Can you subpoena Google if somone published copyrighted content on their website?

We had a customer purchase thousands of copyrighted PDF’s and upload it to their web server and put them into a public directory.

Google crawled their site and now if you search for our product in Google, our website shows up in the results as #1 and their PDF of the product shows up as #2. If you click on their link it opens the actual PDF.

Can we subpoena (or request) Google to tell us how many times they referred someone to our customers URL, since every time a user clicked that search result it gave the product away for free and would prove damages? For example

theirwebsite.com/directory/product3.pdf
…etc

I don’t see why you shouldn’t ask nicely, and ask for the results to be removed from search results. It’s worth a try. But it sounds as though your real beef is with your customer for uploading the documents to their website.

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The results are removed by the client, but what we dont know now is the damages done by anyone googling the content looking to purchase and getting it for free because google indexed our clients website.

So if google can tell me they referred 200 people to theirwebsite.com/directory/product1.pdf, and 100 people to theirwebsite.com/directory/product2.pdf, we can say our customer gave 300 people our product for free. Since the product is the actual pdf (hundreds of pages of proprietary research), anyone who clicked on a google link essentially downloaded the product in full

make sense?

It sounds like the problem was caused by uploading the documents to a publicly accessible folder, search engines will index the contents of those folders unless you deny access via robots.txt (and even then some engines will ignore robots.txt!).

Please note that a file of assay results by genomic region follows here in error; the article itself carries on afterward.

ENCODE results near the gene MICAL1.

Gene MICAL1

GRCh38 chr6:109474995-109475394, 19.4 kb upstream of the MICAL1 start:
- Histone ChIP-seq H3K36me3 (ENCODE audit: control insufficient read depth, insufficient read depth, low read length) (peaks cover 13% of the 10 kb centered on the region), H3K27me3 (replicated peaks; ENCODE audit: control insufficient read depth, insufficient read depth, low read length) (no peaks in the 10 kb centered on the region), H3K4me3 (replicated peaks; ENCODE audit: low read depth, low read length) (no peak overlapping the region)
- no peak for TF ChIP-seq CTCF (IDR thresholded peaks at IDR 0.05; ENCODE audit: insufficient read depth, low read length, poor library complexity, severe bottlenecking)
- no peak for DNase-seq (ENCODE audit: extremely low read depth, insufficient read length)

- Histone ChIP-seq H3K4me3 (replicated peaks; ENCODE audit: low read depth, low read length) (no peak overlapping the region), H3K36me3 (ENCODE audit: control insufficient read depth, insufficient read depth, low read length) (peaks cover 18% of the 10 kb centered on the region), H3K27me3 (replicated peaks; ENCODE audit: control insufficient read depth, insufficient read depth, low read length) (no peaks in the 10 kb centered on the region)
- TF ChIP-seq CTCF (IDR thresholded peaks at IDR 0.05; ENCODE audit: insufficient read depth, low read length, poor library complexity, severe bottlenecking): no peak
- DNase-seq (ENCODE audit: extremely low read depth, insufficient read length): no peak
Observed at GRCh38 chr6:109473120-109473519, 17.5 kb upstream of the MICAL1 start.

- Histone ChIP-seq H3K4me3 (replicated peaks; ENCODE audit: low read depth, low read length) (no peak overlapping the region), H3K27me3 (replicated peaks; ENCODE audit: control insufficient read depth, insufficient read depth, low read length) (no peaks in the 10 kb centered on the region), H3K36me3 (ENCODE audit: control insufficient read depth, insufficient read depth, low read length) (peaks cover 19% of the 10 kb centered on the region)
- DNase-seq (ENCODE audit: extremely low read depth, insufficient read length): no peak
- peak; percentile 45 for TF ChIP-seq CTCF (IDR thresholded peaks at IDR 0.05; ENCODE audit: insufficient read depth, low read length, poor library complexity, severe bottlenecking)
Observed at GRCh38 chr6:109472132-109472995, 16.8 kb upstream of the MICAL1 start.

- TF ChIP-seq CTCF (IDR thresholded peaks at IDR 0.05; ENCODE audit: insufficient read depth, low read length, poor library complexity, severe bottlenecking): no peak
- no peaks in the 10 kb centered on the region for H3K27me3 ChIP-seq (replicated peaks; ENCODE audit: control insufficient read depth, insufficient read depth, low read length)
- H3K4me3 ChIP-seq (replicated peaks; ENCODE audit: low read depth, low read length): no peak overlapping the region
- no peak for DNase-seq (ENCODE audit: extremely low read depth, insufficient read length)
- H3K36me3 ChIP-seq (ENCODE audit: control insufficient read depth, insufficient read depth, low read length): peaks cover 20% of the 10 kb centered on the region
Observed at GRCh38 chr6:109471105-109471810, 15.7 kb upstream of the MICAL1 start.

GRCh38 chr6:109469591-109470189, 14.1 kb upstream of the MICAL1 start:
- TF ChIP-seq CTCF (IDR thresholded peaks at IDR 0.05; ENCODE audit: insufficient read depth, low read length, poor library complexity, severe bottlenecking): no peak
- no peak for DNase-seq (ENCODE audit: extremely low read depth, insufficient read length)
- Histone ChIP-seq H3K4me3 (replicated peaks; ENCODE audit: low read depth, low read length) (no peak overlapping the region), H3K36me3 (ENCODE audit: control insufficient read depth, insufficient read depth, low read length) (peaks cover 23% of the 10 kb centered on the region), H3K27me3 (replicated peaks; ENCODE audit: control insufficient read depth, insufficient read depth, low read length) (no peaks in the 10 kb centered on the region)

The better way of doing this would be to upload the documents above web root so they can’t be indexed.

You can’t really blame Google, all they have done is index content which your client put there, as they do for all sites.

Not blaming Google at all, I’m asking if Google would cooperate to provide the stats on how many times these indexed links were accessed via their search. If they could provide something like:

301 clicks - theirwebsite.com/directory/product1.pdf
104 clicks - theirwebsite.com/directory/product2.pdf
502 clicks - theirwebsite.com/directory/product3.pdf

This would give us something to gauge what kind of damages were caused

I wouldn’t worry about what damage has been done. It will likely only cause self-torment.

Much better to focus on not letting it continue or happening again.

Sorry if I misread things :slight_smile:

Look in your server logs, you should find out how many times each file was accessed in there.

Wooo Hooo! That was a blunder by your customer.
First please ask them to block the directory that had the PDFs previously using robots.txt or password protecting that directory.
Do not expect google to give you any such data. They don’t provide case by case reports of such issues, especially when its not a problem created by google or if it is not a life threatening event.

Improve your policies and sales terms and conditions.

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